The destination port is 2404 and it is not a well-known port.
Is the communication readable or is it encrypted?
It is encrypted
Do some online research on Remcos RAT Checkin 23. What does Remcos stand for?
Remote control and surveillance software
What type of communication do you think was being transmitted?
A keylogger possibly sending keystroke information to a C2C server
What type of encryption and obfuscation was used to bypass detection?
Remcos RAT uses multiple packers, base64 encoding and RC4 encryption to bypass detection and throw off security analysts
- Using Sguil and the remaining alerts from 3-19-2019, locate the second executable file that was downloaded and check to see if it is known malware.
What Alert IDs alert to a second executable file being downloaded?
Answers may vary. In this example, 5.483, 5.485, 5.497, 5.509, 5.521, 5.533
From which server IP address and port number was the file downloaded from?
What is the name of the file that was downloaded?
Create a SHA256 hash of the file and submit the hash online at Cisco Talos File Reputation Center to see if it matches known malware. Is the executable file known malware and if so, what type? What is the AMP DETECTION NAME?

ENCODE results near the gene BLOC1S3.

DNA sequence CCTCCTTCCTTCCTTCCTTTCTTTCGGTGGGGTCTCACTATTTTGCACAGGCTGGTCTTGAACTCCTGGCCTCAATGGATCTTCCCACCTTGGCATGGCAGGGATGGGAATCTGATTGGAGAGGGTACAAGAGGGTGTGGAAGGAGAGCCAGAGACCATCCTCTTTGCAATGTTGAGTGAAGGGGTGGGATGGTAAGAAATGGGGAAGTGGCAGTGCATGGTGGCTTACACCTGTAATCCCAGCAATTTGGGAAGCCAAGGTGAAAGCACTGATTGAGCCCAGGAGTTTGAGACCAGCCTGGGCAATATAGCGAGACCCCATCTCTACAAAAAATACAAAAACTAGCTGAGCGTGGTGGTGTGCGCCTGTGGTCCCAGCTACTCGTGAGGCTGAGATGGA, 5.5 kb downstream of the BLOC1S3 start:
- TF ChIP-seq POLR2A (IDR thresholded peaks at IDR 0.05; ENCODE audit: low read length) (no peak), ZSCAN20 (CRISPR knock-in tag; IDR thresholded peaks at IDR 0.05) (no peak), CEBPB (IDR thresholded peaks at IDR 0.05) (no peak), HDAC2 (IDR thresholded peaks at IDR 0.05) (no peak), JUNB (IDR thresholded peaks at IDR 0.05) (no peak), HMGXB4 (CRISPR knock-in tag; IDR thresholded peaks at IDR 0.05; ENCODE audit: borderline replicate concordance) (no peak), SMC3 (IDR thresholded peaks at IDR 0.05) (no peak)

Yes, PE32 executable, trojan downloader Win.Dropper.Cridex::1201
- Examine the remaining three alerts from 3-19-2019 by looking at the header information in Show Packet Data, the IDS signature in Show Rule, and the Alert ID Transcripts.
How are all three alerts related?
All three alerts are encrypted and all three alerts were triggered by a blacklisted malicious SSL certificate – Dridex
- Even though you have examined all the alerts in Sguil related to an attack on a Windows host on 3-19-2019, there may be additional related information available in Kibana. Close Sguil and launch Kibana from the desktop.